Spodoptera exigua (Hübner)
(Sometimes called Laphygma exigua)
Common names: Beet armyworm; lesser cotton leafworm.
Geographical distribution: This species occurs outdoors in the warmer regions of Europe, Asia, Africa and the Americas, and in greenhouses in colder climates. CIE Map # 302, 1972.
Morphology: The moth is 12-14 mm in length, forewings yellow-grey, with two rust-colored markings and white margins with black dots. Hindwings white to pale grey, with darker margins. The young larvae are pale green, later becoming greenish-brown, darker in crowded populations, with a dark lateral stripe, but no hairs or spines. Final larval length about 30 mm.
Host plants: Highly polyphagous.
Life cycle: A female lays up to about 1000 eggs, in batches of 50 to several hundreds in several groups. The egg cluster is covered and protected with greyish hairs. The majority of clusters are sited on the lower surfaces of leaves, the eggs completing their development within 2 days in warm weather. Initially the larvae are gregarious, remaining together even during day. Older larvae are solitarious and disperse over the whole plant. They feed at night, hiding during day in the ground or in shaded and damp parts of the plant. The mature larva moves into the ground to pupate within a smooth cell. The threshold of development is at 10°C and about 450 day degrees are required to complete a generation. Moths usually live for 10 days, and in the Middle East they raise 7-9 annual generations.
Economic importance: The larvae initially feed on the lower leaves, later dispersing over the whole plant, feeding nocturnally on entire leaf tissues except the main veins. They tend to burrow holes through thick areas of plants, moving from plant to plant. Occasionally the larvae migrate in large numbers (hence “army worm”) and can destroy entire crops within a few days. They damage beets, clover, cotton, soybean and other crops, especially when irrigated. In the Mediterranean region of Turkey the pest attacks maize sown in July. They eat grapes as well as tomato and eggplants fruits, attack and injure ornamentals, industrial, field and medicinal crops.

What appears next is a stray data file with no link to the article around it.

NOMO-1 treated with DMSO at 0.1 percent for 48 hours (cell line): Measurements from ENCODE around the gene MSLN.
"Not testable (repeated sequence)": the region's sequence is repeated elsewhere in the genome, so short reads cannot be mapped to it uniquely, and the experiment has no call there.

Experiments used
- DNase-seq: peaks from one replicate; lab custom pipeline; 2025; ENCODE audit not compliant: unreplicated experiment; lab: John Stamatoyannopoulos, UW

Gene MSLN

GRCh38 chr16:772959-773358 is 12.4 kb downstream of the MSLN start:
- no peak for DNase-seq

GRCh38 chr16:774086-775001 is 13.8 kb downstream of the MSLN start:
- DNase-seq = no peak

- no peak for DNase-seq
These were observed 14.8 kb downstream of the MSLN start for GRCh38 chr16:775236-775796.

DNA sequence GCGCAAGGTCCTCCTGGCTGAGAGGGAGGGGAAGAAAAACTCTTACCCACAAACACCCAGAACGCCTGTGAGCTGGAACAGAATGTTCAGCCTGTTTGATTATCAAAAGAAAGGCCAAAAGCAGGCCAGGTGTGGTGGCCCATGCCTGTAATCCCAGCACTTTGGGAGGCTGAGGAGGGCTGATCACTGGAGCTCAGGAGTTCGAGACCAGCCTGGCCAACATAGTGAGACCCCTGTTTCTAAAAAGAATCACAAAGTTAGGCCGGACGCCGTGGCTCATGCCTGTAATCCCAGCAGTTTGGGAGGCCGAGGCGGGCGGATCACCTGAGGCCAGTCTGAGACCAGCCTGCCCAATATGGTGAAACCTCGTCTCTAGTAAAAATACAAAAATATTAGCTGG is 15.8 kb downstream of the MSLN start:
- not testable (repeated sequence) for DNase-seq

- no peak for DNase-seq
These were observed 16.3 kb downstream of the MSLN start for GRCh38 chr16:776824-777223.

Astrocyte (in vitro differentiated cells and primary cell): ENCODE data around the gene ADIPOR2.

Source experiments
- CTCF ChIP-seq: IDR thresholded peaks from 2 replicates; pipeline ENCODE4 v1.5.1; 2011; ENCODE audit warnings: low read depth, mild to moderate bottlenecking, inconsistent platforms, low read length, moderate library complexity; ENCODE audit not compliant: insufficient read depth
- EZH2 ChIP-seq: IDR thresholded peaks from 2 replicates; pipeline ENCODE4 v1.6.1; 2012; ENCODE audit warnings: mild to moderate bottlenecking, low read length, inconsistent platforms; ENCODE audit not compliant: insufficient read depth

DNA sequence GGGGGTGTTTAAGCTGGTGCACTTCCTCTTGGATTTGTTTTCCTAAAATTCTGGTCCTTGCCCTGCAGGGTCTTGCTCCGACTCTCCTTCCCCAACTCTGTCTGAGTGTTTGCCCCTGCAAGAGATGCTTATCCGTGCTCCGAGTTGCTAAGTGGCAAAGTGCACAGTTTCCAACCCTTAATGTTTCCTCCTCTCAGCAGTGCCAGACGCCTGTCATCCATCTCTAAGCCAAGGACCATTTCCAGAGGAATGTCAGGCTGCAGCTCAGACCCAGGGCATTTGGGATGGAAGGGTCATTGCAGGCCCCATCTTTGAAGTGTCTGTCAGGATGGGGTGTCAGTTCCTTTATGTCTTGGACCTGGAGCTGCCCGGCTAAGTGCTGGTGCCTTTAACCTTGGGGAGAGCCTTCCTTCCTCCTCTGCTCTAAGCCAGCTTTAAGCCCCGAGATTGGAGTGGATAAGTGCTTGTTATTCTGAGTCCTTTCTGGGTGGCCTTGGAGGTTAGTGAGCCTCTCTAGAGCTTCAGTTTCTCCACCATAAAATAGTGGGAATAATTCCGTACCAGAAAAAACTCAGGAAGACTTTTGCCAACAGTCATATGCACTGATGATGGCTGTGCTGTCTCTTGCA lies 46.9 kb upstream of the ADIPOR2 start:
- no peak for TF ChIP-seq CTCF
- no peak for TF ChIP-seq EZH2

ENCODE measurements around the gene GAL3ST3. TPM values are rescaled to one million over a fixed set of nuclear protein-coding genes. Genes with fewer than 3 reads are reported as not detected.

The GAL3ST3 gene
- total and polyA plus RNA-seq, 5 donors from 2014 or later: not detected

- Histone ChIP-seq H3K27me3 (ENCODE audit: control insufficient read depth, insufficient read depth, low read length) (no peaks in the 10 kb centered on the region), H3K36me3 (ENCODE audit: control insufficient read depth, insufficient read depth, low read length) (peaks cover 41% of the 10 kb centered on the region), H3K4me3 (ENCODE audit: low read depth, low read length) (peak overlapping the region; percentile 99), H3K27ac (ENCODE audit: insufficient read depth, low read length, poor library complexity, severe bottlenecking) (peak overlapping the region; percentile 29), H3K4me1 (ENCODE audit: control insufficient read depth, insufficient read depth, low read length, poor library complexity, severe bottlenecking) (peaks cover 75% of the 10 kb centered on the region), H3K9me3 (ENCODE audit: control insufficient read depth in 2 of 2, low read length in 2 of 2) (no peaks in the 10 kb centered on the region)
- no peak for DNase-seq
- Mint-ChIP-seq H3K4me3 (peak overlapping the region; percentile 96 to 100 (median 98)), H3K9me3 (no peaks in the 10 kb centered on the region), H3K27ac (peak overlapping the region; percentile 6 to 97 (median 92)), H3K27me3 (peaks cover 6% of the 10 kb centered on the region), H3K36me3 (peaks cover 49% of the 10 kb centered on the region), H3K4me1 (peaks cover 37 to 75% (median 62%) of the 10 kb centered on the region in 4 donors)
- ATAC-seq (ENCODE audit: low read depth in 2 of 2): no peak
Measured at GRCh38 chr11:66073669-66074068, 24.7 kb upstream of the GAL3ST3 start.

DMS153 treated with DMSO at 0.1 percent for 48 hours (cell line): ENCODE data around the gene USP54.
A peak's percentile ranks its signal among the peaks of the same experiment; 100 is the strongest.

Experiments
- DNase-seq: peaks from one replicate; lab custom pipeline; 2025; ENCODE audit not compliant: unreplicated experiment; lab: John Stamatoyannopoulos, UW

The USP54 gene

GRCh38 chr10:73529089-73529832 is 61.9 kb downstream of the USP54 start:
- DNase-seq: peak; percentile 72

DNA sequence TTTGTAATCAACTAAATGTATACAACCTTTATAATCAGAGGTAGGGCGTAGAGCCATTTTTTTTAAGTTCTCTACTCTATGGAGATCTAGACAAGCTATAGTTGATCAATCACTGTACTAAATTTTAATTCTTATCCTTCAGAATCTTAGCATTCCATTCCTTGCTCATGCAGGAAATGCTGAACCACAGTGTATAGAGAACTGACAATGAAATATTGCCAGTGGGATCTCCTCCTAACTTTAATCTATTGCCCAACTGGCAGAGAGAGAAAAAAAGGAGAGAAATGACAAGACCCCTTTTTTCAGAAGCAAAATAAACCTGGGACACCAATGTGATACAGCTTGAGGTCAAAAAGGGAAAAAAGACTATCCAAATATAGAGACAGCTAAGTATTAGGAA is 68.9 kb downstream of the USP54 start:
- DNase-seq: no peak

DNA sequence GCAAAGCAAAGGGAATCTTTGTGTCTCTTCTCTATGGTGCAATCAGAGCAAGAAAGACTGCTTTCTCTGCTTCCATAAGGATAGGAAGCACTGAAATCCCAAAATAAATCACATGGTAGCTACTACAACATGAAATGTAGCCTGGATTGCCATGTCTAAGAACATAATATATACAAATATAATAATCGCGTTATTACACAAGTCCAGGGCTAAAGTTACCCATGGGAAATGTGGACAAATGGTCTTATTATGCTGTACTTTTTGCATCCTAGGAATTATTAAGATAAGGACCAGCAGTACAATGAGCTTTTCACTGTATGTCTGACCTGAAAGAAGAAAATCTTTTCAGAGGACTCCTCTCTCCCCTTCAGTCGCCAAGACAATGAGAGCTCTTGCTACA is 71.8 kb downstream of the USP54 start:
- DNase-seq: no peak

Monitoring: Populations can be monitored with sex pheromone traps. Frequent visual sampling for damage and larvae during summer is nedcessary because the moths often invade from surrounding crops or weeds.
Horticultural Methods: Removal of weeds reduces alternative hosts. Appropriate planting dates may reduce pest activities. For example, most damage can be avoided if maize is sown in southern Turkey during mid-June, before the pest’s population peak.
Mating disruption: Saturation of the atmosphere with the pheromone around susceptible crops may greatly reduce mating and pest fecundity.
Chemical control: Insecticide Resistance to many insecticides is a major problem in the management of this insect. Pyrethroids, Insect growth regulators, preparations of Bacillus thuringiensis Berliner (Bt) and of NPV have been reported to control S. exigua in the Mediterranean region. Other options include some oils, insecticidal soaps and neem.
Biological control: Many natural enemies attack this pest. In Turkey they include several hymenopterous and tachinid parasitoids. Of the former, Hyposoter didymator (Thunberg) (Ichneumonidae) was the most prevalent, attacking 40.5% of the larvae. In Israel Meteorus unicolor (Wesmael) was predominant in corn fields and Chelonus inanitus (Linnaeus) (both Braconidae) in alfalfa plots. Various predators, such as Anthocoridae and ants attack the larvae, as do some Entomopathogenic fungi. Entomopathogenic nematodes can infect both larvae and adults of the beet armyworm.
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Gelernter, W.D. and Federici, B.A. 1986. Isolation, identification, and determination of virulence of a nuclear polyhedrosis virus from the beet armyworm, Spodoptera exigua (Lepidoptera: Noctuidae). Environmental Entomology 15: 240-245.
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